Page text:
Dr. Dieffenbach hopes that getting tested becomes a badge of honor in the Black community, as it has become in the gay community in San Francisco. The researcher also said that educating Blacks about the role that clinical trials play in fighting HIV/AIDS is an important factor in stemming the tide of HIV infections. He announced that the National Institutes of Health will be bringing a series of PrEP (pre-exposure prophylaxis) demonstration projects and clinical trials on new PrEP agents to Washington, D.C. Clinical trials involving new PrEP agents for MSM who live in D.C. will begin in August and another for women will begin later this year, he said. According to the Centers for Disease Control and Prevention, when used as prescribed, PrEP has been shown to be effective in reducing the transmission of HIV in men who have sex with men (MSM).

Although most HIV transmission for Whites (75 percent) occurs among MSM, a majority of Blacks (34 percent) contracted HIV through heterosexual contact followed by MSM (24 percent).

African-American women in the city's communities most at-risk for health and income disparities can use all the help that they can get. Their HIV infection rates soared in the last two years, climbing from 6 percent to 12 percent according to the DOH study.

DOH officials said that the increase is likely due to increased testing of residents who didn't know their HIV status.

As the District struggles to find answers to its own unique HIV/AIDS epidemic, this week city leaders will be talking more about recent successes and less about past failures.

City council member David Catania (I – At Large) touted Washington's success at stemming the tide of new HIV/AIDS infections and treating those infected with HIV sooner in a recent op-ed for The Washington Post. Catania, who also chairs the council's Committee on Health said:

"More specifically, though, our city has moved from the systemic failures of yesterday -- characterized by waste, fraud and dysfunction -- to today's reality, in which we are cementing our reputation as the model of an aggressive and effective response to this deadly disease."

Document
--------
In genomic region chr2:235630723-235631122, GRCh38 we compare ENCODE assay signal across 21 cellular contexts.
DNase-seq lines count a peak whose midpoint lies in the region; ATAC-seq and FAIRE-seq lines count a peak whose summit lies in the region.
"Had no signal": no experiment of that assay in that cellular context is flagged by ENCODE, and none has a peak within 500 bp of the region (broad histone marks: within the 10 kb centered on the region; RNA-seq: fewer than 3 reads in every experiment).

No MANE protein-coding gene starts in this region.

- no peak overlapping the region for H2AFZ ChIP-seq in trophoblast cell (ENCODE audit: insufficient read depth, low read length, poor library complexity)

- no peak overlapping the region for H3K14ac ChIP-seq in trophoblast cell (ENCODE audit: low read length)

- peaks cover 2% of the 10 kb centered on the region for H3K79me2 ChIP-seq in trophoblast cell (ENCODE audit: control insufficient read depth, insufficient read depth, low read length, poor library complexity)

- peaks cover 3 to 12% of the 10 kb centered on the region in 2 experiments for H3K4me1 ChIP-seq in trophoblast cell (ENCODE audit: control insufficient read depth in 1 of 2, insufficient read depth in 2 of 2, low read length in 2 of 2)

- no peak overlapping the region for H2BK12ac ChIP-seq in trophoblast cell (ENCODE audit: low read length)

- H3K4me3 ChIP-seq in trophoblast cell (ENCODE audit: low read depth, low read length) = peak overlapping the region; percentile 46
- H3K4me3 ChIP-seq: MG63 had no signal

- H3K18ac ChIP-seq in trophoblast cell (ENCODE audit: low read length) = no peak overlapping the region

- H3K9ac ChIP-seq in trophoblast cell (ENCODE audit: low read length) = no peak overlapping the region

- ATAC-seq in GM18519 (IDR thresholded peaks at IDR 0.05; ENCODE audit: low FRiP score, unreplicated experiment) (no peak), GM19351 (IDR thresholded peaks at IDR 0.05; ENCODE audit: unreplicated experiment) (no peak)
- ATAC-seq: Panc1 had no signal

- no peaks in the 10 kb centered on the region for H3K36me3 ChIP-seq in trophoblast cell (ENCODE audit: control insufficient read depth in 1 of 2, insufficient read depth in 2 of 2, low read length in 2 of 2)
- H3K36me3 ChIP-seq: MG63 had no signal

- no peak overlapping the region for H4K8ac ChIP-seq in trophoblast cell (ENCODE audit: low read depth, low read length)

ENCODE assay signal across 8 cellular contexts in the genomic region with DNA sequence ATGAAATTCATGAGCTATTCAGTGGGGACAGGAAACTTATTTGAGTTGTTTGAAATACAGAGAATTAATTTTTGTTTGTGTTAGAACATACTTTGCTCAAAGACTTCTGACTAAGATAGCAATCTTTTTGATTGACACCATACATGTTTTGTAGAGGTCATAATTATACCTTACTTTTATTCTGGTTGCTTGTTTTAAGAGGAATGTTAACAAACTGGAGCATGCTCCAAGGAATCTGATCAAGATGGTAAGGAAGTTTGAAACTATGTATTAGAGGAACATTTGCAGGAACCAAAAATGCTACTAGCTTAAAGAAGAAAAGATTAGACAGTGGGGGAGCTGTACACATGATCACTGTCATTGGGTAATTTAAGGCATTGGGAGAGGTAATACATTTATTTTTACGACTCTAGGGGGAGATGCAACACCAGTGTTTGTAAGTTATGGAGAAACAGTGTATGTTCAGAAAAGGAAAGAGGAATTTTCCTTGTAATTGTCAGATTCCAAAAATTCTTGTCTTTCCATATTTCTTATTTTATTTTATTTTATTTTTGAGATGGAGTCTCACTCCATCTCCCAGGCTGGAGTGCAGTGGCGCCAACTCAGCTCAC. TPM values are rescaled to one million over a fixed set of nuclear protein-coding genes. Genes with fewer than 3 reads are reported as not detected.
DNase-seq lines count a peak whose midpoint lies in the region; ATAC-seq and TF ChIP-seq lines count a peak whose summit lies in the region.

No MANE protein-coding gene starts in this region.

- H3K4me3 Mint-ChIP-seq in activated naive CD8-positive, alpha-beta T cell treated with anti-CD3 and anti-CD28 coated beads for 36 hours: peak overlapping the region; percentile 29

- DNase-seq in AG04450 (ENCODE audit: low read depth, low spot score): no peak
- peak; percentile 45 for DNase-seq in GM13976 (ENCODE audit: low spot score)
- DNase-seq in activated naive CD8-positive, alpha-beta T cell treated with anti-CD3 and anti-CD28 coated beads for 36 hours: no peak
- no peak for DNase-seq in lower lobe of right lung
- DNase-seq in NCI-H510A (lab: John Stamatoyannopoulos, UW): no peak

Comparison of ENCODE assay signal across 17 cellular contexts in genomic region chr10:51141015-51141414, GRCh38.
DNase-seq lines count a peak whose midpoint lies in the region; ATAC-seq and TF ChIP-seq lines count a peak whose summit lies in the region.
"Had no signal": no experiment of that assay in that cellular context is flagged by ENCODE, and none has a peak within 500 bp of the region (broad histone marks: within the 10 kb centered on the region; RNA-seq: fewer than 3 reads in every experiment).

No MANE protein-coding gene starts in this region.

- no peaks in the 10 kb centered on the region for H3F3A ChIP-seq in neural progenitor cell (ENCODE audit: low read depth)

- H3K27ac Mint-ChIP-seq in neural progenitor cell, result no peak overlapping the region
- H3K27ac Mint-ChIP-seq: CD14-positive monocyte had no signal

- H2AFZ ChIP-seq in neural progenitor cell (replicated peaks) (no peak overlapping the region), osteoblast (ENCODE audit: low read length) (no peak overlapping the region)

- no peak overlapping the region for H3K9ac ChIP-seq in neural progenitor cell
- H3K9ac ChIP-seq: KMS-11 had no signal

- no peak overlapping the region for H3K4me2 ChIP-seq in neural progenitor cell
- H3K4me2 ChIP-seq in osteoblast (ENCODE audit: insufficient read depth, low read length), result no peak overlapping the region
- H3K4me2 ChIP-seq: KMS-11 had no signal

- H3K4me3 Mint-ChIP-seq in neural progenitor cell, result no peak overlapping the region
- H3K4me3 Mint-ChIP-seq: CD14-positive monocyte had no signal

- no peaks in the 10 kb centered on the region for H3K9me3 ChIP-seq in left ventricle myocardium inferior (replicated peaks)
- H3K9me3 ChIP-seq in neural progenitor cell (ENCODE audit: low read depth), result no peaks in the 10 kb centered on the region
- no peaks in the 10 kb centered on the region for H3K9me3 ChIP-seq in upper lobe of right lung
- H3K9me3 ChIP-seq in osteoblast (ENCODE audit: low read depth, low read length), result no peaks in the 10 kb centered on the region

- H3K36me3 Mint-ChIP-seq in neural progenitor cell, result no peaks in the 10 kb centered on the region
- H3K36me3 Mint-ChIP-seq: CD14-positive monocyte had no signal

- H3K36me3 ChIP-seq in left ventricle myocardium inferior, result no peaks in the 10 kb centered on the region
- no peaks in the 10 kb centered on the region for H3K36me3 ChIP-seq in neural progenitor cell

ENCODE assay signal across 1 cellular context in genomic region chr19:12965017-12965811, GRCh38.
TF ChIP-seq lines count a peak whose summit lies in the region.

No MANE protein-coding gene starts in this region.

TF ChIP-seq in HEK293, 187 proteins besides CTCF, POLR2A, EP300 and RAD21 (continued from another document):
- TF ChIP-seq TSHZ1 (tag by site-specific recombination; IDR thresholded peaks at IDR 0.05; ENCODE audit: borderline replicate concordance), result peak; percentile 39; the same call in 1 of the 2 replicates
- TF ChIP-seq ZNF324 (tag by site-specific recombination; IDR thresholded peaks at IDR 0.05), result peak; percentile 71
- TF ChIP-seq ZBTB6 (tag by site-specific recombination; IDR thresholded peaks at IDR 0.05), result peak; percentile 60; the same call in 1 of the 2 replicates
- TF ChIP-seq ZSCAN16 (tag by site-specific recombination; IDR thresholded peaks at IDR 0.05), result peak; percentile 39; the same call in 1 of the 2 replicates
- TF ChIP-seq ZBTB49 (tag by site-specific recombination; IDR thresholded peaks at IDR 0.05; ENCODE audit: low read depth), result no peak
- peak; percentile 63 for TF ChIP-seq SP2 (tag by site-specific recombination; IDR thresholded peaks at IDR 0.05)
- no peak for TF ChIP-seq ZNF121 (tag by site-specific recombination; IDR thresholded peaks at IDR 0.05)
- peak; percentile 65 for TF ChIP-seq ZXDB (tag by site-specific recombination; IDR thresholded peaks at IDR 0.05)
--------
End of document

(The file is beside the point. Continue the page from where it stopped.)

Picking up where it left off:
Catania looks at AIDS 2012 as an opportunity for D.C. residents and the international community to share lessons learned and diverse perspectives in a "spirit of collaboration."

Adam Tenner looks forward to those collaborations as well. Tenner, the executive director of Metro TeenAIDS, a non-profit group based in Washington, D.C., that supports young people in their fight against HIV/AIDS, said that the support and additional resources that come with increased visibility of local organizations is even more important. The Kaiser Family Foundation reported that Black teens (ages 13-19) make up 17 percent of the U.S. teen population, but accounted for 68 percent of new AIDS cases in their age group in 2009.

"From Metro TeenAIDS perspective, at the end of the day, we're still going to be here next Sunday night and we have a lot of work to do and we need support in doing that," Tenner said.

Freddie Allen is a Washington, D.C.-based journalist and a correspondent for the NNPA.

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This article was provided by The Black AIDS Institute. It is a part of the publication Black AIDS Weekly. Visit Black AIDS Institute's website to find out more about their activities and publications.